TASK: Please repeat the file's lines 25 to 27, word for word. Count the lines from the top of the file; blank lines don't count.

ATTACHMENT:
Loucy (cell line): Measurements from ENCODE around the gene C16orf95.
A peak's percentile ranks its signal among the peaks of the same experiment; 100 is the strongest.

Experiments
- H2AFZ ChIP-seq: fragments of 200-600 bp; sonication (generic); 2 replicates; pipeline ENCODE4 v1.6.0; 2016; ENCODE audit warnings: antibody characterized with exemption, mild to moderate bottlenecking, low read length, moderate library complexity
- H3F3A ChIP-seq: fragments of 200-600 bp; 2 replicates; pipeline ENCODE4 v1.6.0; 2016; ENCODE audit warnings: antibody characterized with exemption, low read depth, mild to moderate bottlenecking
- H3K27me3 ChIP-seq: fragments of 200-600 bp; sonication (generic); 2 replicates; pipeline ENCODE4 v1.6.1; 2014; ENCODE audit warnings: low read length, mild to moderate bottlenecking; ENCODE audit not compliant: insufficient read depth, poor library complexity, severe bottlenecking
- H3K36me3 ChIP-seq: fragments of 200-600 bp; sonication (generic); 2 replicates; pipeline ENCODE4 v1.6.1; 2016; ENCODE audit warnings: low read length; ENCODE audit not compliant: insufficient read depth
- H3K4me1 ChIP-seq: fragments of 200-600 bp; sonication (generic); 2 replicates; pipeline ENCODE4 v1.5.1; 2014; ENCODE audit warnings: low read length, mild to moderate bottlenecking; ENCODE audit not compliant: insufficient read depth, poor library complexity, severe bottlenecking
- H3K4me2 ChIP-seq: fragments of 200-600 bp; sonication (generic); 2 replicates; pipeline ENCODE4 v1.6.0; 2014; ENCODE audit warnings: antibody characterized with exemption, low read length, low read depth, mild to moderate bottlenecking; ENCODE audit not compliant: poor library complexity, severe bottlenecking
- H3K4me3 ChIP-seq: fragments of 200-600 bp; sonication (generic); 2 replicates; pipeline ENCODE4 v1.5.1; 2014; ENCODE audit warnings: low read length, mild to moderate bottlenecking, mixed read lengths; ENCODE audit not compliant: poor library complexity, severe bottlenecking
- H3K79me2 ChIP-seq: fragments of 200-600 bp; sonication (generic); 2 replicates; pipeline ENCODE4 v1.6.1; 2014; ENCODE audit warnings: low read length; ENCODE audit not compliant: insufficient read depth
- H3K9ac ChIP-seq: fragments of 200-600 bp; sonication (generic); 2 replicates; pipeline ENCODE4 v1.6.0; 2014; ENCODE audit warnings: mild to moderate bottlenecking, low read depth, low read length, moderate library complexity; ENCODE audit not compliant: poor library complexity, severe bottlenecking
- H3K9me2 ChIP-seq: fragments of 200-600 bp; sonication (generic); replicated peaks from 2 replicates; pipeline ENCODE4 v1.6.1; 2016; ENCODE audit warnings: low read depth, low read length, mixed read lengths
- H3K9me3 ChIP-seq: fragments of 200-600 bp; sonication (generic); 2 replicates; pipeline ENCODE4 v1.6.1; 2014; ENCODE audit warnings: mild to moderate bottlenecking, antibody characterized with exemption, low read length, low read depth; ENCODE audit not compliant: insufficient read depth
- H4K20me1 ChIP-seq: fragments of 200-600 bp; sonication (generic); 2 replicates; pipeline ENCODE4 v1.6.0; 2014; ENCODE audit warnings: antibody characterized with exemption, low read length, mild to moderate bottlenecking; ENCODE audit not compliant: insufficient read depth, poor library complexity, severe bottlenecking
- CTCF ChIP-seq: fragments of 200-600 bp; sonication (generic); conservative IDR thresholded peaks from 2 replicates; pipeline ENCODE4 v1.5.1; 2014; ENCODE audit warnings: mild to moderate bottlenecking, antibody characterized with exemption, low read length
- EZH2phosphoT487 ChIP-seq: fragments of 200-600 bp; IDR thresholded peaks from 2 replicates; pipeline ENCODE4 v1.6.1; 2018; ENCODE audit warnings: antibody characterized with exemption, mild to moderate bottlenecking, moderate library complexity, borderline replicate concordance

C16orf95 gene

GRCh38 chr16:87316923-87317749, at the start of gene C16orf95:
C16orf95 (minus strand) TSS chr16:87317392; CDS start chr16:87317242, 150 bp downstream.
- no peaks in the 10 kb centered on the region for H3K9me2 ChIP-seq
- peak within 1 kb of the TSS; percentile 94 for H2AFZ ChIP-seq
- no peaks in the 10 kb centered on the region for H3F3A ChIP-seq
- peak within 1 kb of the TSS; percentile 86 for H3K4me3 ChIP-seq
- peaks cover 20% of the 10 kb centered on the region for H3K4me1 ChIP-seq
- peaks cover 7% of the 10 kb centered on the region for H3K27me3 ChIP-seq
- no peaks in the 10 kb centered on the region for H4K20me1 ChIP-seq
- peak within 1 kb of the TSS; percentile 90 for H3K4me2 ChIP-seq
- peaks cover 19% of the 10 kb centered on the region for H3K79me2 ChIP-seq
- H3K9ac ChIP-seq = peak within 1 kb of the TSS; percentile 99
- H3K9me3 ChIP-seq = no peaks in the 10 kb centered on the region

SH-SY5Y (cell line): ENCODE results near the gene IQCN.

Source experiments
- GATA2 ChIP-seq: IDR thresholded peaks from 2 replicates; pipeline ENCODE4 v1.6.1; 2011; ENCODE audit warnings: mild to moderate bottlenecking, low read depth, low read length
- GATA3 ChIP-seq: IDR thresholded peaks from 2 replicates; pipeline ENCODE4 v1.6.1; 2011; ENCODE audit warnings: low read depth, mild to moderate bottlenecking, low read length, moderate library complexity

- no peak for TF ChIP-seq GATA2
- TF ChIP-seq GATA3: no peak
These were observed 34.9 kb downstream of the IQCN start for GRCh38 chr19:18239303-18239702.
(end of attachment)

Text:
- peaks cover 20% of the 10 kb centered on the region for H3K4me1 ChIP-seq
- peaks cover 7% of the 10 kb centered on the region for H3K27me3 ChIP-seq
- no peaks in the 10 kb centered on the region for H4K20me1 ChIP-seq